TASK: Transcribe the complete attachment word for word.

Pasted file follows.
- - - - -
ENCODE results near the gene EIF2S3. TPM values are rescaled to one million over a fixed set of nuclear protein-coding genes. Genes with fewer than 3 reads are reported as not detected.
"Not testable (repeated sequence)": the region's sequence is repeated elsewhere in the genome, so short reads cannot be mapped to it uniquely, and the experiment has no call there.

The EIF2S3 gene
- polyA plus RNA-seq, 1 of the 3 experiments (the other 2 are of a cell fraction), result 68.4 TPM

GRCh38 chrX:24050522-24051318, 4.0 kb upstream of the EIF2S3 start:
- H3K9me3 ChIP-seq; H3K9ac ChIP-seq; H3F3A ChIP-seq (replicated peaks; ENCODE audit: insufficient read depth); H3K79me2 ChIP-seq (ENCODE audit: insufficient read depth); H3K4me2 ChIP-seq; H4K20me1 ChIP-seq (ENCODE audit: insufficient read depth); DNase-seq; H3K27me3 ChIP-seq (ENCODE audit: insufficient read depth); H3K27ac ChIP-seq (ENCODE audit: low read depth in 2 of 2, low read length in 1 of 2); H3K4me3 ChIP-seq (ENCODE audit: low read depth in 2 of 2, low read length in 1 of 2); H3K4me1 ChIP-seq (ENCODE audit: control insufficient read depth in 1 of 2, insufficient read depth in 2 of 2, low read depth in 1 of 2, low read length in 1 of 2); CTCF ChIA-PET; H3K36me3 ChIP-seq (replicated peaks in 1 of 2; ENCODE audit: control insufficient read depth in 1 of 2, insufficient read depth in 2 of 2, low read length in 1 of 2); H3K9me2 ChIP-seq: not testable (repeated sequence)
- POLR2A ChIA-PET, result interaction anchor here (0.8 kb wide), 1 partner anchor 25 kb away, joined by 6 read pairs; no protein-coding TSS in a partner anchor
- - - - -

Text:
ENCODE results near the gene EIF2S3. TPM values are rescaled to one million over a fixed set of nuclear protein-coding genes. Genes with fewer than 3 reads are reported as not detected.
"Not testable (repeated sequence)": the region's sequence is repeated elsewhere in the genome, so short reads cannot be mapped to it uniquely, and the experiment has no call there.

The EIF2S3 gene
- polyA plus RNA-seq, 1 of the 3 experiments (the other 2 are of a cell fraction), result 68.4 TPM

GRCh38 chrX:24050522-24051318, 4.0 kb upstream of the EIF2S3 start:
- H3K9me3 ChIP-seq; H3K9ac ChIP-seq; H3F3A ChIP-seq (replicated peaks; ENCODE audit: insufficient read depth); H3K79me2 ChIP-seq (ENCODE audit: insufficient read depth); H3K4me2 ChIP-seq; H4K20me1 ChIP-seq (ENCODE audit: insufficient read depth); DNase-seq; H3K27me3 ChIP-seq (ENCODE audit: insufficient read depth); H3K27ac ChIP-seq (ENCODE audit: low read depth in 2 of 2, low read length in 1 of 2); H3K4me3 ChIP-seq (ENCODE audit: low read depth in 2 of 2, low read length in 1 of 2); H3K4me1 ChIP-seq (ENCODE audit: control insufficient read depth in 1 of 2, insufficient read depth in 2 of 2, low read depth in 1 of 2, low read length in 1 of 2); CTCF ChIA-PET; H3K36me3 ChIP-seq (replicated peaks in 1 of 2; ENCODE audit: control insufficient read depth in 1 of 2, insufficient read depth in 2 of 2, low read length in 1 of 2); H3K9me2 ChIP-seq: not testable (repeated sequence)
- POLR2A ChIA-PET, result interaction anchor here (0.8 kb wide), 1 partner anchor 25 kb away, joined by 6 read pairs; no protein-coding TSS in a partner anchor